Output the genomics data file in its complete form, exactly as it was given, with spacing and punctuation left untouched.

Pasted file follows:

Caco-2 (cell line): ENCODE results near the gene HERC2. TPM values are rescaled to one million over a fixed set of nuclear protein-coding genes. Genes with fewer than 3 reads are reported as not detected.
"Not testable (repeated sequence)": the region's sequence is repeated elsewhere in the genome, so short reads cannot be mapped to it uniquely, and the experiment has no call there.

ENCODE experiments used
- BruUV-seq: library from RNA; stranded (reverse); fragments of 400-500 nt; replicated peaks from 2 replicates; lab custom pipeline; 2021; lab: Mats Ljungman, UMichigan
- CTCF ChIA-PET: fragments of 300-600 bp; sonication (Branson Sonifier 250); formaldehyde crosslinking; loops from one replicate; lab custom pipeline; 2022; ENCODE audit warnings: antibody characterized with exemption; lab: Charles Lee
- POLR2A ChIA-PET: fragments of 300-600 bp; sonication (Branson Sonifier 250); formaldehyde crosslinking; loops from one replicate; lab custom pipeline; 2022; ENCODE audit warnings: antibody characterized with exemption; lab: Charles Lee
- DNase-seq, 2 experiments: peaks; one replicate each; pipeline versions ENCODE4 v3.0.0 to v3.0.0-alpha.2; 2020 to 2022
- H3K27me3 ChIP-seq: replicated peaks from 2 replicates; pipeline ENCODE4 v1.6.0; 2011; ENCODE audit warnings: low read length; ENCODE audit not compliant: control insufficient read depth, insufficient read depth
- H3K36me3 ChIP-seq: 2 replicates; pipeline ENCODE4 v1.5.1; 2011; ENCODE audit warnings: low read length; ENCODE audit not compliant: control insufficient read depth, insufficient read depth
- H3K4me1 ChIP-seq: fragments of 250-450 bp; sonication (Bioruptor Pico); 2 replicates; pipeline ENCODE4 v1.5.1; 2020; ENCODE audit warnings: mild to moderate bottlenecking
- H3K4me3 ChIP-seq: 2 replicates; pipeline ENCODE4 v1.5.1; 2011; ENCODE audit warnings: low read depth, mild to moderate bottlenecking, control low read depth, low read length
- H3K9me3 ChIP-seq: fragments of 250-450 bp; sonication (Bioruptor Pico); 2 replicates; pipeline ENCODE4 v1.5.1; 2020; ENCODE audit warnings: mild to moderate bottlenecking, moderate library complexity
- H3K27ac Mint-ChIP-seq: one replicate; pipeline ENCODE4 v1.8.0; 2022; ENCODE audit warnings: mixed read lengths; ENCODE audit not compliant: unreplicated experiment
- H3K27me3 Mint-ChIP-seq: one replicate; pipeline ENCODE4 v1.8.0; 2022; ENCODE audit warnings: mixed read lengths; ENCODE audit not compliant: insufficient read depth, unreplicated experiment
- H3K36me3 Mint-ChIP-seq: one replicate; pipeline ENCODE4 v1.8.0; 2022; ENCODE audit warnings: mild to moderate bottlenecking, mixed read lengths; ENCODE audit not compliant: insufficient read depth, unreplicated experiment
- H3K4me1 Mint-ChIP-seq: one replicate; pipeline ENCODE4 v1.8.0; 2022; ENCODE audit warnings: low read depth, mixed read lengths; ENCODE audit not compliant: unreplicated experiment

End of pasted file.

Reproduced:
Caco-2 (cell line): ENCODE results near the gene HERC2. TPM values are rescaled to one million over a fixed set of nuclear protein-coding genes. Genes with fewer than 3 reads are reported as not detected.
"Not testable (repeated sequence)": the region's sequence is repeated elsewhere in the genome, so short reads cannot be mapped to it uniquely, and the experiment has no call there.

ENCODE experiments used
- BruUV-seq: library from RNA; stranded (reverse); fragments of 400-500 nt; replicated peaks from 2 replicates; lab custom pipeline; 2021; lab: Mats Ljungman, UMichigan
- CTCF ChIA-PET: fragments of 300-600 bp; sonication (Branson Sonifier 250); formaldehyde crosslinking; loops from one replicate; lab custom pipeline; 2022; ENCODE audit warnings: antibody characterized with exemption; lab: Charles Lee
- POLR2A ChIA-PET: fragments of 300-600 bp; sonication (Branson Sonifier 250); formaldehyde crosslinking; loops from one replicate; lab custom pipeline; 2022; ENCODE audit warnings: antibody characterized with exemption; lab: Charles Lee
- DNase-seq, 2 experiments: peaks; one replicate each; pipeline versions ENCODE4 v3.0.0 to v3.0.0-alpha.2; 2020 to 2022
- H3K27me3 ChIP-seq: replicated peaks from 2 replicates; pipeline ENCODE4 v1.6.0; 2011; ENCODE audit warnings: low read length; ENCODE audit not compliant: control insufficient read depth, insufficient read depth
- H3K36me3 ChIP-seq: 2 replicates; pipeline ENCODE4 v1.5.1; 2011; ENCODE audit warnings: low read length; ENCODE audit not compliant: control insufficient read depth, insufficient read depth
- H3K4me1 ChIP-seq: fragments of 250-450 bp; sonication (Bioruptor Pico); 2 replicates; pipeline ENCODE4 v1.5.1; 2020; ENCODE audit warnings: mild to moderate bottlenecking
- H3K4me3 ChIP-seq: 2 replicates; pipeline ENCODE4 v1.5.1; 2011; ENCODE audit warnings: low read depth, mild to moderate bottlenecking, control low read depth, low read length
- H3K9me3 ChIP-seq: fragments of 250-450 bp; sonication (Bioruptor Pico); 2 replicates; pipeline ENCODE4 v1.5.1; 2020; ENCODE audit warnings: mild to moderate bottlenecking, moderate library complexity
- H3K27ac Mint-ChIP-seq: one replicate; pipeline ENCODE4 v1.8.0; 2022; ENCODE audit warnings: mixed read lengths; ENCODE audit not compliant: unreplicated experiment
- H3K27me3 Mint-ChIP-seq: one replicate; pipeline ENCODE4 v1.8.0; 2022; ENCODE audit warnings: mixed read lengths; ENCODE audit not compliant: insufficient read depth, unreplicated experiment
- H3K36me3 Mint-ChIP-seq: one replicate; pipeline ENCODE4 v1.8.0; 2022; ENCODE audit warnings: mild to moderate bottlenecking, mixed read lengths; ENCODE audit not compliant: insufficient read depth, unreplicated experiment
- H3K4me1 Mint-ChIP-seq: one replicate; pipeline ENCODE4 v1.8.0; 2022; ENCODE audit warnings: low read depth, mixed read lengths; ENCODE audit not compliant: unreplicated experiment